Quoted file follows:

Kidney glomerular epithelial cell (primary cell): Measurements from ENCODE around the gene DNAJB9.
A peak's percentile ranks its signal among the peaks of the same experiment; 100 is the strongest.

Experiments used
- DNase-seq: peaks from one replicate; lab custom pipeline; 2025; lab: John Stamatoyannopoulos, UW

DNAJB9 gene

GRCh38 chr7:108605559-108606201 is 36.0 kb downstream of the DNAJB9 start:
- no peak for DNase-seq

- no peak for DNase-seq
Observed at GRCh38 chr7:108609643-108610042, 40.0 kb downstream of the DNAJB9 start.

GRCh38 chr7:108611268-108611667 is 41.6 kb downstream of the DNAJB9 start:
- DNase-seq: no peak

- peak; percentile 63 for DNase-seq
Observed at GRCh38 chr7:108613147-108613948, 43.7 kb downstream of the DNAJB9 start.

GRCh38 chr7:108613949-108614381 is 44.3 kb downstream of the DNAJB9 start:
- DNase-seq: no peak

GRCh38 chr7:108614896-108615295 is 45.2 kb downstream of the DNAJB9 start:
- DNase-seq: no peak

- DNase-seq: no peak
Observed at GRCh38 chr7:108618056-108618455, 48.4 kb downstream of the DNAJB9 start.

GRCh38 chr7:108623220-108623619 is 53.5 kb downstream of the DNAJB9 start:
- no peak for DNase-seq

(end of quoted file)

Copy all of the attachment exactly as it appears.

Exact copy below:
Kidney glomerular epithelial cell (primary cell): Measurements from ENCODE around the gene DNAJB9.
A peak's percentile ranks its signal among the peaks of the same experiment; 100 is the strongest.

Experiments used
- DNase-seq: peaks from one replicate; lab custom pipeline; 2025; lab: John Stamatoyannopoulos, UW

DNAJB9 gene

GRCh38 chr7:108605559-108606201 is 36.0 kb downstream of the DNAJB9 start:
- no peak for DNase-seq

- no peak for DNase-seq
Observed at GRCh38 chr7:108609643-108610042, 40.0 kb downstream of the DNAJB9 start.

GRCh38 chr7:108611268-108611667 is 41.6 kb downstream of the DNAJB9 start:
- DNase-seq: no peak

- peak; percentile 63 for DNase-seq
Observed at GRCh38 chr7:108613147-108613948, 43.7 kb downstream of the DNAJB9 start.

GRCh38 chr7:108613949-108614381 is 44.3 kb downstream of the DNAJB9 start:
- DNase-seq: no peak

GRCh38 chr7:108614896-108615295 is 45.2 kb downstream of the DNAJB9 start:
- DNase-seq: no peak

- DNase-seq: no peak
Observed at GRCh38 chr7:108618056-108618455, 48.4 kb downstream of the DNAJB9 start.

GRCh38 chr7:108623220-108623619 is 53.5 kb downstream of the DNAJB9 start:
- no peak for DNase-seq